Just moved and found one of these in the loft, connecting three tv leads (rooms) to the aerial. None work, however (the outlets), so I assume it's broken. If I connect the tv living room co-ax direct to the aerial and bypass the amp, the tv tunes and finds programmes fine, but no HD channels, so maybe the signal's a bit low (and also why someone thought an amplifier a good idea?)
So... Q1) Should these have a power supply? All that I've seen do.
Q2) Can anyone recommend a simple powered or non powered booster for a single (or perhaps two) tv setup?
View attachment 251266
If the picture you posted is the same as what you've actually got rather than just the nearest lookalike image, then you've got a phantom-powered 4-way amplified splitter with variable gain. These things need power to work. And I don't just mean some power so that 'boosting' works; I mean power so that any signal will pass through it. Without power you'll get diddly-squat from any of the outputs, so the guys here are correct.
The reason for installing something that uses a remote power supply with the voltage going up the cable is so that you don't have to have a 240V AC to DC transformer running 24/7 365 days a year that's neatly tucked away out of sight whilst living in a space that gets freezing cold in winter and boiling hot in summer. Some of us installers think that leaving something mains powered and unattended in such an environment isn't the best idea, particularly as a lot of this gear is made in China. I'm not suggesting that the amplifier manufacturing brands themselves would cut corners, but the subcontractors and their suppliers and their suppliers too.... Well, I'll leave you to draw your own conclusions.
Regarding HD signals, this could be a case of either the signal needing a lift from the splitter because the aerial is no longer a good match for the frequencies being transmitted, or maybe the local transmitter is one of the Light Service ones with limited HD.
The 'matching' thing is because of all the signal reshuffling to do with 4G and 5G. Over the past couple of decades an awful lot of folk had Wideband High-Gain aerials installed. These tuned from RF ch21 to ch68, but the highest gain was in the upper half of the frequency range; say ch40 to 68. Below ch40 the gain tailed off quite a bit. For someone in an area where the muxes were broadcast in the upper half of the range that was a really good fit. However, for the last dozen years or so the company responsible for the transmitters has been playing musical chairs with the frequencies for our muxes. This is because our Government wanted to sell off part of the TV frequency band for mobile phone use. It started with the sell-off to make space for 4G, so RF channels 60-68 went first. Then, more recently, the 5G sell-off means they rejigged again to sell off ch49 and above. The result is that the muxes are now in the lower half of the old ch21-68 range, and this is where those wideband high-gain aerials don't work quite as well.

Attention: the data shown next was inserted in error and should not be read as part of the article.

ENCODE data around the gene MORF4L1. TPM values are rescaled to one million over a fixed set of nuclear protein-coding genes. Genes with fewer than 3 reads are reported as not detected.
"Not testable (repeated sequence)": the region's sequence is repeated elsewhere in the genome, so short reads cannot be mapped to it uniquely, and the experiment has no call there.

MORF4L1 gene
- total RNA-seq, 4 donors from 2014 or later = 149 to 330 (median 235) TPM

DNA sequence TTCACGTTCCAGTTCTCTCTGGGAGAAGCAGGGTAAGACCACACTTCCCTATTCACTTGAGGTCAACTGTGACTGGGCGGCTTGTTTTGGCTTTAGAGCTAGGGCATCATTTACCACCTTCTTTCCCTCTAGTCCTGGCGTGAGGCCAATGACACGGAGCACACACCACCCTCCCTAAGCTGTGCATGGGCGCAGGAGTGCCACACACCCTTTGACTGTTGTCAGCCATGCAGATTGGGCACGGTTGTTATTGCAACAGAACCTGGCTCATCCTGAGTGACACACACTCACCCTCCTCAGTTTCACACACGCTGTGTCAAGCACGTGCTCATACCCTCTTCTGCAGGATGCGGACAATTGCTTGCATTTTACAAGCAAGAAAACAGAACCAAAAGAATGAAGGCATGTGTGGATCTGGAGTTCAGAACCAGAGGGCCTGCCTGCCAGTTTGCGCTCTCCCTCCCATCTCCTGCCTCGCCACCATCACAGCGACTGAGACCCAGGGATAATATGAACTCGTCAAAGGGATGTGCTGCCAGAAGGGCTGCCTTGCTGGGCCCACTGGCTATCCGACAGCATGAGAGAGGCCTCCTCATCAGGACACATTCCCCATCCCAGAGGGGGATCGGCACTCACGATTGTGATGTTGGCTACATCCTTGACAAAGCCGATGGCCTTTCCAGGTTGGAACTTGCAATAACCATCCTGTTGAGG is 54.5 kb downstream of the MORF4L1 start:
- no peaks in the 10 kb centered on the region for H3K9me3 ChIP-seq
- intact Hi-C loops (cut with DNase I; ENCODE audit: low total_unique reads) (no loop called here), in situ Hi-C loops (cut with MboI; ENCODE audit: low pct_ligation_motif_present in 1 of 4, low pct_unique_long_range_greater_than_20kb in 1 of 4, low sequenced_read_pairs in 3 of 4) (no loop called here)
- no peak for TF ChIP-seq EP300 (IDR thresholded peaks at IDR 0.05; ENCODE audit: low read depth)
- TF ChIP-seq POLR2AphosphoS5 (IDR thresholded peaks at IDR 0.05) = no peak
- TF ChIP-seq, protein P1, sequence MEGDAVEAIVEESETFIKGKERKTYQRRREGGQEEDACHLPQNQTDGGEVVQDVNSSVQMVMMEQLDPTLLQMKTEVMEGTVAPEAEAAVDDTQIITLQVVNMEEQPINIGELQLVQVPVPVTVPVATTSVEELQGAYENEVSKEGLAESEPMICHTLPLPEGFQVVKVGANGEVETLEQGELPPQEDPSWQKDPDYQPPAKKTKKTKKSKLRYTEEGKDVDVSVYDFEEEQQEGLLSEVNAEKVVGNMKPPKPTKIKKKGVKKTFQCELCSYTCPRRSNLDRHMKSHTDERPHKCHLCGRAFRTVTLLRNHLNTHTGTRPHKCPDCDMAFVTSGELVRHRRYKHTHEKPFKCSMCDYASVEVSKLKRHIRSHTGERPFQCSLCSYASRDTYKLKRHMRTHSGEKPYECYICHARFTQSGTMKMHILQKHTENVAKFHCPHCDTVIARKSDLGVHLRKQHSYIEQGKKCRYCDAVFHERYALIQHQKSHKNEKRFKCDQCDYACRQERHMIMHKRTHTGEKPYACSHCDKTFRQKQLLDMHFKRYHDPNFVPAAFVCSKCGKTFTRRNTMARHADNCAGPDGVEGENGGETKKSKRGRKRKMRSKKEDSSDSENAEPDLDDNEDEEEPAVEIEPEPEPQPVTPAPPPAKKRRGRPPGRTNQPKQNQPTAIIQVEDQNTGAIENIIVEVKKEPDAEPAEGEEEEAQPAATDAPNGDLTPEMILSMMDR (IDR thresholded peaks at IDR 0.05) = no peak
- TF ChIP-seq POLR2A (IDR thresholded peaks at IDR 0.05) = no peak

For muxes broadcast on higher power levels and where the homes get a high field strength then they'll get by. Some folk though in more marginal areas could find they lose certain muxes when the conditions are not favourable. This is more likely to be the case where the mux frequency is on a low RF channel number.
The nature of digital means there's quite a fine line between the signal working okay and total loss. Changing the aerial could be the right thing to do in light of the new distribution.